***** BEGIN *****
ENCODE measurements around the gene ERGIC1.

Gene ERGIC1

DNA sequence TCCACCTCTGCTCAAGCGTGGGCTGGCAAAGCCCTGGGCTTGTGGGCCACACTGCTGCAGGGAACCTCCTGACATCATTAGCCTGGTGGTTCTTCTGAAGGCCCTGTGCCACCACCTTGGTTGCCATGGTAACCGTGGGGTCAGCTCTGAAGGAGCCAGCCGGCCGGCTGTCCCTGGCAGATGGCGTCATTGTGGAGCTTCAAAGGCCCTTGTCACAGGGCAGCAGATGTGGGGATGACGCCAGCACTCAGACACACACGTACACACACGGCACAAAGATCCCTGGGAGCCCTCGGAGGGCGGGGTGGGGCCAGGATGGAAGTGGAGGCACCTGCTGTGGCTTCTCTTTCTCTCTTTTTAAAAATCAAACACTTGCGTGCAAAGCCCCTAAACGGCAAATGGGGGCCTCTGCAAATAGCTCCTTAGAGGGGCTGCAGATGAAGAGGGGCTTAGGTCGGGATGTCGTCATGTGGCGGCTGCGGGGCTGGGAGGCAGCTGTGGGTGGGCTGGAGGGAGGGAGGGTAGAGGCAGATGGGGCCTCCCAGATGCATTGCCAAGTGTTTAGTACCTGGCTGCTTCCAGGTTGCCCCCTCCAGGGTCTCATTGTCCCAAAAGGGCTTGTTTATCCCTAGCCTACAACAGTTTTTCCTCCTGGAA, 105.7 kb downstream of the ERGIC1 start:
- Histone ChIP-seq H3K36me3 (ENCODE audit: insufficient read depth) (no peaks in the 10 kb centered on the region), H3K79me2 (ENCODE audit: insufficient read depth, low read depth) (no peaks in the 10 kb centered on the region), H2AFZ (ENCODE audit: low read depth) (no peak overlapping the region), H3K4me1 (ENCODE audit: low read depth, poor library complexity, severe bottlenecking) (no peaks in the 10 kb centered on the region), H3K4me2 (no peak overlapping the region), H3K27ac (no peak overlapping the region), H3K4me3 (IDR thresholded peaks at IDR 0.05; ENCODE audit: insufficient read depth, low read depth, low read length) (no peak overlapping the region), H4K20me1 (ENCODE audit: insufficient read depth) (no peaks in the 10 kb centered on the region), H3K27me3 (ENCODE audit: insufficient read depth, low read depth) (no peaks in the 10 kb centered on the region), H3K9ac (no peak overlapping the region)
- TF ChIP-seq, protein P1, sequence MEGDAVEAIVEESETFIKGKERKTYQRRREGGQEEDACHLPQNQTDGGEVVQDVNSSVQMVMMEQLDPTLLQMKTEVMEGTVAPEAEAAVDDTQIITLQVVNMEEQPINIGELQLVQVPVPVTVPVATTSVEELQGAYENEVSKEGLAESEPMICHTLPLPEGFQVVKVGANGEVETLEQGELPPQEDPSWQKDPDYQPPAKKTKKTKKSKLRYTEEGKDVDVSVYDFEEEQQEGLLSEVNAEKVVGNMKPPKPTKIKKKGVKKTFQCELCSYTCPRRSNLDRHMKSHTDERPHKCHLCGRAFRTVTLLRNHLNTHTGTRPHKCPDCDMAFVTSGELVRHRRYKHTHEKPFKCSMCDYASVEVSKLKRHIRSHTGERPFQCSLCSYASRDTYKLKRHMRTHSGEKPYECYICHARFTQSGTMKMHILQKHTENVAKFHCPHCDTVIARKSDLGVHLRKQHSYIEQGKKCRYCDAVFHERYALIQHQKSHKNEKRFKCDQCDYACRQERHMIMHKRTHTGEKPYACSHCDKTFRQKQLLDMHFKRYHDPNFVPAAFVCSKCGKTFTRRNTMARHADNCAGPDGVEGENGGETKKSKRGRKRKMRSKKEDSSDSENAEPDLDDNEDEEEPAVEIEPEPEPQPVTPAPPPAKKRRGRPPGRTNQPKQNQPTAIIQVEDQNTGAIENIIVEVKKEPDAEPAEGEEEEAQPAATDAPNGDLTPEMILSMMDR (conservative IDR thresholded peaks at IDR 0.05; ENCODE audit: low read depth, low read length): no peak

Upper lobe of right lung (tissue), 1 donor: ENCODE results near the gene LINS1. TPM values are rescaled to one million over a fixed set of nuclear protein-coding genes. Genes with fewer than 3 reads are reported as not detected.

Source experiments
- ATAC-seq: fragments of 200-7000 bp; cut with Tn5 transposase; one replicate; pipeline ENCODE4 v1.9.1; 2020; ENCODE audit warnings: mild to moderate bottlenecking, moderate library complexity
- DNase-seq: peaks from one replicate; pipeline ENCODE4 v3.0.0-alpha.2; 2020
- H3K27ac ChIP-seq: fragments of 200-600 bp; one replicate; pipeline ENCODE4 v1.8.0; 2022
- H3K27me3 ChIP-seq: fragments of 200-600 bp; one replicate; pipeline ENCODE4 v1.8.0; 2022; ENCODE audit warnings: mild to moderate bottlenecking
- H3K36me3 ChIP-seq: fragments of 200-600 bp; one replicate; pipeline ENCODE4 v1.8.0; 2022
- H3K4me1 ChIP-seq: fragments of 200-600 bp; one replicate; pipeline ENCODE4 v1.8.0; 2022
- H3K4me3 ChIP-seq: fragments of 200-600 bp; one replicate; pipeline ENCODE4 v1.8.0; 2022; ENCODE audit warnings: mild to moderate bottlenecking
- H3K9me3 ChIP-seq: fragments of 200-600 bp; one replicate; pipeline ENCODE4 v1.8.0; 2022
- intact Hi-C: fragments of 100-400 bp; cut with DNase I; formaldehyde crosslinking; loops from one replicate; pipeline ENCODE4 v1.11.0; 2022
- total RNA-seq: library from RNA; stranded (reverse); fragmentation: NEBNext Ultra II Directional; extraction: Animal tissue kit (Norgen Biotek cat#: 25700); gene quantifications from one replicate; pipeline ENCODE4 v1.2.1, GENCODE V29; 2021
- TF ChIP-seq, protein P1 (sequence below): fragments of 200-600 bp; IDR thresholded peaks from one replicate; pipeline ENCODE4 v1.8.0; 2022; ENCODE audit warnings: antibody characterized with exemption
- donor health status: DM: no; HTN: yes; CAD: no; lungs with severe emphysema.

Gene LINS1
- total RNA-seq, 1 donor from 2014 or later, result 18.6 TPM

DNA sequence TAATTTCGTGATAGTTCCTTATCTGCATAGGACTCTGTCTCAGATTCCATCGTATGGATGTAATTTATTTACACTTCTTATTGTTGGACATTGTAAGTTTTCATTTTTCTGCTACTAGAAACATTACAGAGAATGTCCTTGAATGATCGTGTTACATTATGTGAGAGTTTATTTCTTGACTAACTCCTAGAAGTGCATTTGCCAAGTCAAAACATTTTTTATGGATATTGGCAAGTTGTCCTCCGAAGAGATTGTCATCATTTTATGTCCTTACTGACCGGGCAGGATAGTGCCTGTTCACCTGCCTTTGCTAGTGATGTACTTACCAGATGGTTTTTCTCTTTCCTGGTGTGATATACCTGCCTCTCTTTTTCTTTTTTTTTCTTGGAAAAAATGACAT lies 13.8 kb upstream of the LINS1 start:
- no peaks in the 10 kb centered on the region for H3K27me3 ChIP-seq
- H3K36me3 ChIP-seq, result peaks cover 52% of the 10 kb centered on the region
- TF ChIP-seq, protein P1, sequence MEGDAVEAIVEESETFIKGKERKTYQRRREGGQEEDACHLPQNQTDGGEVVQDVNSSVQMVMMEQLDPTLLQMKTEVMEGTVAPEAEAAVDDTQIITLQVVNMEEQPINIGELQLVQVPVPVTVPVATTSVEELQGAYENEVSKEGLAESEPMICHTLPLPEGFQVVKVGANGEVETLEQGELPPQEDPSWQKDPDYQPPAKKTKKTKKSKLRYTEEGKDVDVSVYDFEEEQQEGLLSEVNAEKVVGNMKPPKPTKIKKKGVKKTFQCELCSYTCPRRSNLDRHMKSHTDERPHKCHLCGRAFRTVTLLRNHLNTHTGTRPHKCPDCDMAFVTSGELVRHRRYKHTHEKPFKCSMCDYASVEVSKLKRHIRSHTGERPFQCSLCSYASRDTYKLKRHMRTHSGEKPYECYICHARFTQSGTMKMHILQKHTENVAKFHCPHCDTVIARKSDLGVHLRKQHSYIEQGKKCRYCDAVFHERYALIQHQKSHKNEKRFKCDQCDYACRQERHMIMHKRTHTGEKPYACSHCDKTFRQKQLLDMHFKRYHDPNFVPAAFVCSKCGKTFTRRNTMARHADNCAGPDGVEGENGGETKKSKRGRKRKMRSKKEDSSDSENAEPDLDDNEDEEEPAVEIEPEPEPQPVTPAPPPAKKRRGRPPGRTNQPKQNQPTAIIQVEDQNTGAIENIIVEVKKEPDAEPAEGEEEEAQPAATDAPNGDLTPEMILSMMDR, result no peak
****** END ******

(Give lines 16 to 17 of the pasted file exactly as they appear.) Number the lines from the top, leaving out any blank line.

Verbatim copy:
- intact Hi-C: fragments of 100-400 bp; cut with DNase I; formaldehyde crosslinking; loops from one replicate; pipeline ENCODE4 v1.11.0; 2022
- total RNA-seq: library from RNA; stranded (reverse); fragmentation: NEBNext Ultra II Directional; extraction: Animal tissue kit (Norgen Biotek cat#: 25700); gene quantifications from one replicate; pipeline ENCODE4 v1.2.1, GENCODE V29; 2021